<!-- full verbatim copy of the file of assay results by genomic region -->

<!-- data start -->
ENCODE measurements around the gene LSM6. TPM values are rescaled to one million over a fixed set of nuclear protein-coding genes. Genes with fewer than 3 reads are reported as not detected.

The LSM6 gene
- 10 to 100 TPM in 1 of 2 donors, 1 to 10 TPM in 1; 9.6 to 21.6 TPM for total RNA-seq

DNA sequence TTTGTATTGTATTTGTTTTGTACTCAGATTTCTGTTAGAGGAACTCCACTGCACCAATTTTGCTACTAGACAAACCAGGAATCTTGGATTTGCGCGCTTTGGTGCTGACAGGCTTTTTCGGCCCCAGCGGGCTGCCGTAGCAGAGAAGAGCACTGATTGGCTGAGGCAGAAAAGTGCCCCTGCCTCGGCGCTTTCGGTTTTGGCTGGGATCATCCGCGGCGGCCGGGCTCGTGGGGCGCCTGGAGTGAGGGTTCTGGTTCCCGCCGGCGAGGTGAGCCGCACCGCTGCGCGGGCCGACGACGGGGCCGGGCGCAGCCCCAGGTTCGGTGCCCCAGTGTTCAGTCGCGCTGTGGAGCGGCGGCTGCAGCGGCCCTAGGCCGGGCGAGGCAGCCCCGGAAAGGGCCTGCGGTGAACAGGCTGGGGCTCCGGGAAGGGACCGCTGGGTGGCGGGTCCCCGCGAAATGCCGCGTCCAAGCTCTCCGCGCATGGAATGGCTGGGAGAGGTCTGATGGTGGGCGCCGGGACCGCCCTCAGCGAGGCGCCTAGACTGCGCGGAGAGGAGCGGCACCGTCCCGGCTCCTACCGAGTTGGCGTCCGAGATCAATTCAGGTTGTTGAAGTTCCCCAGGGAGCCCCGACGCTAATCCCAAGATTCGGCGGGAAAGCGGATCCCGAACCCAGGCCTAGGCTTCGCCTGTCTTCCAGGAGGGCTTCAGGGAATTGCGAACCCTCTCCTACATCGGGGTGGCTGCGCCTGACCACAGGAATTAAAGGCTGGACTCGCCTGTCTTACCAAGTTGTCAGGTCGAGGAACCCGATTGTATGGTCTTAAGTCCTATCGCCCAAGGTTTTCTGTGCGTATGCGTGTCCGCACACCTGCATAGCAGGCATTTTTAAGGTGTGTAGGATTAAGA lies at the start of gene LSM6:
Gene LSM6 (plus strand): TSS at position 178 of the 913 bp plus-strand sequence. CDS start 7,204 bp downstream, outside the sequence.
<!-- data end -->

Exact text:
ENCODE measurements around the gene LSM6. TPM values are rescaled to one million over a fixed set of nuclear protein-coding genes. Genes with fewer than 3 reads are reported as not detected.

The LSM6 gene
- 10 to 100 TPM in 1 of 2 donors, 1 to 10 TPM in 1; 9.6 to 21.6 TPM for total RNA-seq

DNA sequence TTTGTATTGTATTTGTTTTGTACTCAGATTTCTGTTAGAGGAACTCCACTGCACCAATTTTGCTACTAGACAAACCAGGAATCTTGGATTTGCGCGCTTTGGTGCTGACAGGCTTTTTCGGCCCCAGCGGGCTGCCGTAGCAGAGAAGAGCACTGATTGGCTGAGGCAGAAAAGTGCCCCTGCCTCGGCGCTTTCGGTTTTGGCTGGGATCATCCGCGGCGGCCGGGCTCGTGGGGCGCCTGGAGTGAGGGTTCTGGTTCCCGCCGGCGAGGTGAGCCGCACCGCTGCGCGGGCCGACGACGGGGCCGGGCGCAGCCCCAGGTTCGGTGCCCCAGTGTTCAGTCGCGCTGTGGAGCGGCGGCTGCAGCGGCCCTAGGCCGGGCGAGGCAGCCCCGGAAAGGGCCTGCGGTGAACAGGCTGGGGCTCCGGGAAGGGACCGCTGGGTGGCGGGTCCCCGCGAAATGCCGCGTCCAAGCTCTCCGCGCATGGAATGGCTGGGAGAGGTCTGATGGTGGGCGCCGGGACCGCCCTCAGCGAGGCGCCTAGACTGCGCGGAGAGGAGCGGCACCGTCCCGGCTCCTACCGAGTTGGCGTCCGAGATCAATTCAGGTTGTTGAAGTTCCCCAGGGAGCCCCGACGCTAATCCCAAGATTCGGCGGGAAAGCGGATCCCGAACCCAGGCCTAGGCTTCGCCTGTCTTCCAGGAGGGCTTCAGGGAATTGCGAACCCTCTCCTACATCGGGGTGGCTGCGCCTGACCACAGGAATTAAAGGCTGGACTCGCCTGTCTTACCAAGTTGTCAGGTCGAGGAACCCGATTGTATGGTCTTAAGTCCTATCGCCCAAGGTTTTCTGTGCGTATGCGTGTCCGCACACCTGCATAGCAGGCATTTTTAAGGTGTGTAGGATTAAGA lies at the start of gene LSM6:
Gene LSM6 (plus strand): TSS at position 178 of the 913 bp plus-strand sequence. CDS start 7,204 bp downstream, outside the sequence.